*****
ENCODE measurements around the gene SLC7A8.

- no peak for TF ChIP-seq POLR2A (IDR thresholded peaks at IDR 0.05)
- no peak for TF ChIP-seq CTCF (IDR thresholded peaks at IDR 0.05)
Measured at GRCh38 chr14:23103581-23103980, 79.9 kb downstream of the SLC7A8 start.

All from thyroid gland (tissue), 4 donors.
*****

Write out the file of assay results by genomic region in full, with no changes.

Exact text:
ENCODE measurements around the gene SLC7A8.

- no peak for TF ChIP-seq POLR2A (IDR thresholded peaks at IDR 0.05)
- no peak for TF ChIP-seq CTCF (IDR thresholded peaks at IDR 0.05)
Measured at GRCh38 chr14:23103581-23103980, 79.9 kb downstream of the SLC7A8 start.

All from thyroid gland (tissue), 4 donors.